15. 15. 15 Domain-specific knowledge extraction from LOD Linked Open Data Book related information? Filter relevant datasets Extract relevant portion of a data set Project Gutenberg DBpedia DBTropes Books, Countries, Drugs Books, movie, games Books Book specific DBpedia Book specific DBTropes
  16. 16. 16 Ability to enrich knowledge graphs Atrial fibrillation Hypertension Diabetes Fatigue Syncope Weight loss Chest pain Discomfort in chest Dizzy Shortness of Breath Nausea Vomiting Headache Cough Weight gain Initial knowledge graph on disorder and symptoms Patient Notes Atrial fibrillation Hypertension Diabetes Chest pain Weight gain Discomfort in chest Cough Headache Edema Shortness of Breath Initial knowledge base does not know about edema. Can Edema be a symptom of any of the disorders mentioned according to the patient notes?
  17. 17. 17 Knowledge plays an indispensable role in deeper understanding of content Especially interesting situations: I. Large amounts of training data are unavailable, II. The objects to be recognized are complex, such as implicit entities and highly subjective content, and III.Applications need to use complementary or related data in multiple modalities/media.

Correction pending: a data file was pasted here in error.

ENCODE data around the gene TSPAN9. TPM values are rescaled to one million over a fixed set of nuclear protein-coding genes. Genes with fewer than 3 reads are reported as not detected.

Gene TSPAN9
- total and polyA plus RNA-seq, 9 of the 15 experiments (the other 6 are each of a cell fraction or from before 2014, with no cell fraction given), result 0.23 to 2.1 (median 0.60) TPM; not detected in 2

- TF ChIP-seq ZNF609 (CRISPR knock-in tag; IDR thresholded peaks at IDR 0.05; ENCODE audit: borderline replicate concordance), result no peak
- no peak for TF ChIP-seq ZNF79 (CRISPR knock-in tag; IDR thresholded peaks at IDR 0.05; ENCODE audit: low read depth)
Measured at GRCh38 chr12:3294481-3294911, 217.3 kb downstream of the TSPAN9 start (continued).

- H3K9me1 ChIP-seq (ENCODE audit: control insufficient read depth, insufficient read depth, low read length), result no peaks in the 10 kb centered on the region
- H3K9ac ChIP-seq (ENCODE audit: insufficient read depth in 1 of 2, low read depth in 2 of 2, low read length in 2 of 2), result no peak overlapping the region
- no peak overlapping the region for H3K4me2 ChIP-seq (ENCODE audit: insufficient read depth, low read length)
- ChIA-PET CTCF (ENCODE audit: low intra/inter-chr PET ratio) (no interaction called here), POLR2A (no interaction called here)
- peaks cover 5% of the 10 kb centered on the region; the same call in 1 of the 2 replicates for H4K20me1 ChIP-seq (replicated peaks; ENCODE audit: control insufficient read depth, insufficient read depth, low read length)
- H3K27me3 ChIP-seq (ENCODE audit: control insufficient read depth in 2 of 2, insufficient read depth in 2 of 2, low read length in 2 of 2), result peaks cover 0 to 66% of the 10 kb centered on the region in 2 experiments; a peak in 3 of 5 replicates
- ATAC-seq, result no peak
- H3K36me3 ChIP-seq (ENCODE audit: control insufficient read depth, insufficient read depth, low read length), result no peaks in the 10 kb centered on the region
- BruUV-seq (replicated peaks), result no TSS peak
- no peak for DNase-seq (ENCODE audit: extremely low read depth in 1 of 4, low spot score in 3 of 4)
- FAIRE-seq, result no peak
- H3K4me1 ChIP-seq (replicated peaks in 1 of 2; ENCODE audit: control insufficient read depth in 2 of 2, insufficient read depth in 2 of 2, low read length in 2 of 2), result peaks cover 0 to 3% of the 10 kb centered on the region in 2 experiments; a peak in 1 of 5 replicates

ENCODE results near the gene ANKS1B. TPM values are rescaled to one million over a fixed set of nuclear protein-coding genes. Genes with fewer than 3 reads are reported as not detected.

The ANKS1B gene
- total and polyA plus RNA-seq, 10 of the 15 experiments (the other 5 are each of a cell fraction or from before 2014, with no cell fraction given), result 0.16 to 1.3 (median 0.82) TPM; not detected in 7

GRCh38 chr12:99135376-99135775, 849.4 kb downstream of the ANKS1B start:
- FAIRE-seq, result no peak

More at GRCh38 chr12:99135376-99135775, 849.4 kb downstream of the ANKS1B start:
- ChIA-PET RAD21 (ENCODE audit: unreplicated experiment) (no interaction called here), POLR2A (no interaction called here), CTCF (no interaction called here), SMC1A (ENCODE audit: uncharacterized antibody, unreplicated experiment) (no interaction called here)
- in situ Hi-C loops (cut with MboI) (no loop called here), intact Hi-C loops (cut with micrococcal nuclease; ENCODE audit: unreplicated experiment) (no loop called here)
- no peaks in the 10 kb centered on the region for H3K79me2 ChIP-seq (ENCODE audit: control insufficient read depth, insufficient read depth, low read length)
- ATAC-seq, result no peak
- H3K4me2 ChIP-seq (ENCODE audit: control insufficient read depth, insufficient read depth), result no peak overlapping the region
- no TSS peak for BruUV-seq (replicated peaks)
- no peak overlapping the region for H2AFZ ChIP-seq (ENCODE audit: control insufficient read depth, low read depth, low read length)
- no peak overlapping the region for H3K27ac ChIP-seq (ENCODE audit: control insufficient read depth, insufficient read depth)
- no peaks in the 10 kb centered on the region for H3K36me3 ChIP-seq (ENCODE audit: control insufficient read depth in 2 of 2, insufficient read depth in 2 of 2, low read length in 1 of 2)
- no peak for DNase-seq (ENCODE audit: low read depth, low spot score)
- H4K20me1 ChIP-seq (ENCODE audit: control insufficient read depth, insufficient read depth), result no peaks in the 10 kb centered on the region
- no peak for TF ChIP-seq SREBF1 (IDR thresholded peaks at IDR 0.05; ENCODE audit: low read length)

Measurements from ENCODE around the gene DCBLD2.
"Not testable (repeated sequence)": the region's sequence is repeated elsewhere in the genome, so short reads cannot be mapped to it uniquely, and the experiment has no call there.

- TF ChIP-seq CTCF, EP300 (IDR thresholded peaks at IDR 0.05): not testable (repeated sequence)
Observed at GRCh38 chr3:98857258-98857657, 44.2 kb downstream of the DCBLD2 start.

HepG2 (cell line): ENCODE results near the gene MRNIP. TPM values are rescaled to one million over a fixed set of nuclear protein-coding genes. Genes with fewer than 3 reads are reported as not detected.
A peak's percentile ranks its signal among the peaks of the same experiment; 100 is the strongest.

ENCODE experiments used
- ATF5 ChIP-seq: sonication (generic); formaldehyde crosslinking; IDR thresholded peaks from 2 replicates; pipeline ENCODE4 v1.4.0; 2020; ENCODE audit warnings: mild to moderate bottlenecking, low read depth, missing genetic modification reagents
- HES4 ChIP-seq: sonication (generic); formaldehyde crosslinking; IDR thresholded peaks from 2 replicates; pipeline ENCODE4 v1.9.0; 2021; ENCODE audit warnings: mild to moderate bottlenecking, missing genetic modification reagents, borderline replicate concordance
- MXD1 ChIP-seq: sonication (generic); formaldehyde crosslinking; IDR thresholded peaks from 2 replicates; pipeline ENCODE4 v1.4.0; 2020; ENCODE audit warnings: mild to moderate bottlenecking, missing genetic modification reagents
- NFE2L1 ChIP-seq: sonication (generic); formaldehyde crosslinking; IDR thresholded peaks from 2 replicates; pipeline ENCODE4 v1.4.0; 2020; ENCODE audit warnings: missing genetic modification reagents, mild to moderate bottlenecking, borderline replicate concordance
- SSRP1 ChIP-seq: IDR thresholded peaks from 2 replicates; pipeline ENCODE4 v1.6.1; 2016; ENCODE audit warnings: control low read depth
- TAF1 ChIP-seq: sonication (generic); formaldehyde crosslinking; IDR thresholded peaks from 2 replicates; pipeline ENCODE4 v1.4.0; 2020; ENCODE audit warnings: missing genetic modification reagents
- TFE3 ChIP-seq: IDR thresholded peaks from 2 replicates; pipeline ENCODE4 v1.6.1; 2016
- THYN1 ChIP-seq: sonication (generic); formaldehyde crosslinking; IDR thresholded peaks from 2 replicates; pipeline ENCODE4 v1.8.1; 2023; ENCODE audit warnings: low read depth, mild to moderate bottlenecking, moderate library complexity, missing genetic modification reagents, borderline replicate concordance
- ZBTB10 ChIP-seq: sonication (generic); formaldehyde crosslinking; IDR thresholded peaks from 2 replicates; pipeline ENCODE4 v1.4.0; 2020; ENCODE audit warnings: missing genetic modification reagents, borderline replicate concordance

18. 18. 18 Challenging Examples/Applications I. Implicit entity recognition and linking II. Understanding and analyzing drug abuse related discussions on web forums III.Understanding city traffic dynamics using sensor and textual observations IV.Emoji similarity and sense disambiguation
  19. 19. 19 Implicit Entity Recognition and Linking Sujan Perera, Pablo N. Mendes, Adarsh Alex, Amit Sheth, Krishnaprasad Thirunarayan. Implicit Entity Linking in Tweets. Extended Semantic Web Conference. Heraklion, Crete, Greece : Springer; 2016. p. 118-132. Sujan Perera, Pablo Mendes, Amit Sheth, Krishnaprasad Thirunarayan, Adarsh Alex, Christopher Heid, Greg Mott. Implicit Entity Recognition in Clinical Documents. 4th Joint Conference on Lexical and Computational Semantics (*SEM) 2015. Denver, CO: Association for Computational Linguistics; 2015. p. 228-238.